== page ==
“It is not possible for a bird to fly on only one wing –Swami Vivekananda”
India is a male dominated state, where women empowerment seems to be highly a question mark. The very concept of women empowerment shows that society as such has given a raw deal to women-Who comprise nearly fifty percent of the population and women themselves have to come forward to fight for their rightful place in all walks of life and prevent their exploitation in every field. In this case study you can find a woman who seems to be come forward to face the challenges in all her walks of life through dairy farming.
Objectives of the case study:
· Study is to identify the effective woman dairy farmers as a model.
· To empower women economically and socially.
· To understand the interest of woman in dairy farming.
Designing of the case study:
Case study has four various types where in here exploratory (pilot) case study has been done as an initial findings seems to be effective.
In this case study one participant has been identified based on the interaction, interest shown in the training programme and observation done by the researcher.
Methodology of the case study:
Observation, interviews, references and direct interaction are the methodology followed in this case study.
Husband Name: Ramakrishna Reddy
Daughter Name: Swathi Reddy
Son Name: Naveen Reddy
Nirmala aged about 40 born in Tamilnadu, a middle class family and studied up to S.S.L.C. Since her childhood she is interested in agriculture and its allied activities as well as she is self-motivated and also taught about self-respect and self-sustainability by her parents. In the year 1986 she was got married to Ramakrishna Reddy and came to Kolar district with a cow as a dowry. She brought jersey breed which used to give 13-14 litres of milk per day. She decided to be self-reliant and doesn’t want to depend on her husband’s family for her own needs. That made her to look after her animal properly and she used to pour nearly 10 litres of milk per day in the nearby cooperative society which is two kilometres away from her village. Per litre seven rupees fifty paisa is the amount fixed by the society to its milk pourers which seems to be a handful of income for her.
Later she found difficult to take care of her animal due to her household works and she need to spend more time to take care of her children’s, which ultimately resulted in reduce in supply of milk to the society. But she hadn’t given up she tried to find a way to come across her barriers. In the year 2000 with the support of Central Government scheme Swa-Sakthi SHG group has been formed in her village in which she became a member and attended different trainings based on dairy farming. On the other hand agriculture doesn’t seem to be a regular income to their family due to drought and improper seasonal rainfall in their area. In 2004 she attended a 5 day training programme at Farmers Training Institute, Bangalore, where she learnt about the importance of animal care and management. Due to those trainings she got boosted up once again and started focusing on her animal. By using her saving she purchased another five more cows to solve the financial crises of their family. On those days she used to pour nearly 60 litres per day in the nearby cooperative society.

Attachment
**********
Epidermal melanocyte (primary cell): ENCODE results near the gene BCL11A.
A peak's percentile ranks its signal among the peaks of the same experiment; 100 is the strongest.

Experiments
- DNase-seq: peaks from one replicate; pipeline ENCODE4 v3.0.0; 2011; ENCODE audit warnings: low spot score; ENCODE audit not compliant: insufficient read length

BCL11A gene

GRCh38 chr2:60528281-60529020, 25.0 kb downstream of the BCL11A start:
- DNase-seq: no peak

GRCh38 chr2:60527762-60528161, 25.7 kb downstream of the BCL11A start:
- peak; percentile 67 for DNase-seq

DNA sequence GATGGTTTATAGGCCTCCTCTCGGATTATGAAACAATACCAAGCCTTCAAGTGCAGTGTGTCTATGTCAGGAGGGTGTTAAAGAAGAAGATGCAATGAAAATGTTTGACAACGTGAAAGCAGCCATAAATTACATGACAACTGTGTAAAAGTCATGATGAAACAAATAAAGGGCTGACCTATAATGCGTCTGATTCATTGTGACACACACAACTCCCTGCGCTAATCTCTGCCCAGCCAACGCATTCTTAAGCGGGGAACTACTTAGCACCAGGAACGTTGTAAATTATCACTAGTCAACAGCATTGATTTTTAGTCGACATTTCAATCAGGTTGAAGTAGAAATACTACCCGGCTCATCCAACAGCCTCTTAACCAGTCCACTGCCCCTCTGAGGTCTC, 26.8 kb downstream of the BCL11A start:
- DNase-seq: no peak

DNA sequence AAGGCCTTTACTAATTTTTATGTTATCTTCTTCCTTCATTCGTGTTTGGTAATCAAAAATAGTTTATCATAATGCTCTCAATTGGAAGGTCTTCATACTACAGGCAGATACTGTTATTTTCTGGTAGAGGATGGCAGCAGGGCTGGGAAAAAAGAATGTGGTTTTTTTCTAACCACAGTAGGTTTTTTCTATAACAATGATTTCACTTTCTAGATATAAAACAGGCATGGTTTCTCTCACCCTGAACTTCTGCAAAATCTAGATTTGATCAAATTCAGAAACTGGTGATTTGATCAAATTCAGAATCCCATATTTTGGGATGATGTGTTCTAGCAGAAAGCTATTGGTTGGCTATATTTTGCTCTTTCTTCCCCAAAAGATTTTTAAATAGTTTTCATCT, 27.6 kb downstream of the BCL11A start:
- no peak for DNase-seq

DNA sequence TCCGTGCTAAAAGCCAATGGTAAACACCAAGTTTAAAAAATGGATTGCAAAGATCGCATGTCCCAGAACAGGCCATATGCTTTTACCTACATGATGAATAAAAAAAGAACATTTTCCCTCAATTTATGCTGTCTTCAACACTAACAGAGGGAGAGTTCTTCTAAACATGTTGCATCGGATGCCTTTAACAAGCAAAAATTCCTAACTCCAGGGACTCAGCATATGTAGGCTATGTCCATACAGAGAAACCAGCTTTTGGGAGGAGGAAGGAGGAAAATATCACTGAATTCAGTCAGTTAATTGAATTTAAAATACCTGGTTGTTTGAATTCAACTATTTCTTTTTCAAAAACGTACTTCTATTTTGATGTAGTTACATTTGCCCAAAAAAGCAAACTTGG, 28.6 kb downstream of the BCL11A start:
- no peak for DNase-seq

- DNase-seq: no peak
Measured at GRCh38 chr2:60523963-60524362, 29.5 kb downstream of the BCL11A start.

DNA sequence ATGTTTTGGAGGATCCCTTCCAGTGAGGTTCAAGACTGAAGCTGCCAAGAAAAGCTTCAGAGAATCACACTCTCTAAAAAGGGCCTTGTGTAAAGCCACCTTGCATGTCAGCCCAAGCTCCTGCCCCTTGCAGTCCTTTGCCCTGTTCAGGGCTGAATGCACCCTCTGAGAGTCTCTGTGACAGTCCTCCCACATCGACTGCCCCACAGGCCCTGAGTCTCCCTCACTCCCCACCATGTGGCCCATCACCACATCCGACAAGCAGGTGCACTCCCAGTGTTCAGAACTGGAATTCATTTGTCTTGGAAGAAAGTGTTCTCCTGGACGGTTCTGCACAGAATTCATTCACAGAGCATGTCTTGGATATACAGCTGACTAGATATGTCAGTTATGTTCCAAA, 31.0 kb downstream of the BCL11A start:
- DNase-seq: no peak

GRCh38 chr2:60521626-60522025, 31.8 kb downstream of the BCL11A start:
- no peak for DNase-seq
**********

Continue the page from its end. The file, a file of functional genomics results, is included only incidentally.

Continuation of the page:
In the year 2005 she sold two cows for Rs.40000 to pay her daughters first year M.C.A course fees. On that day she realised the importance and value of the cow she brought from her parents’ home as dowry. Utilising the other cows and taking proper care on them she purchased another 4 through bank loans. Later her husband also joined with her in rearing animals which motivated her mentally. Since her health is not supporting her properly she is forced to appoint labours in their dairy farm. Due to heavy labour cost she suffered in getting regular labour to look after their animals this ultimately forced her to sell another two animals. She decided to take care of the animals by her own, with the availability of fodder in her land she used to feed those animals properly. She said that comparing her production cost income in dairying seems to be quite sustainable, regular and profitable. She is also quite happy with the support extended by the Govt. of Karnataka for providing Rs.2 per litre.
Out of her expenses and repayment of loan she is saving 25000 every year through dairy farming. She explains proudly that I am not dependent on my husband or with my children. I earn with my own effort and no one in my family opposes me. I have been given enough support by my family members because of the sustainable income from dairying.